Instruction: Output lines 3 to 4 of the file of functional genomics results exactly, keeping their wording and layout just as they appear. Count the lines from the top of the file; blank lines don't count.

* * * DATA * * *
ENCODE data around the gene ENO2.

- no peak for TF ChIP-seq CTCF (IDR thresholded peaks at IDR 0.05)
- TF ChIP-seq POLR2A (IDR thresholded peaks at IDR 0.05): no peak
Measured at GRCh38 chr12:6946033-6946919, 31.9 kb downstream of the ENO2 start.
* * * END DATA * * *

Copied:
- TF ChIP-seq POLR2A (IDR thresholded peaks at IDR 0.05): no peak
Measured at GRCh38 chr12:6946033-6946919, 31.9 kb downstream of the ENO2 start.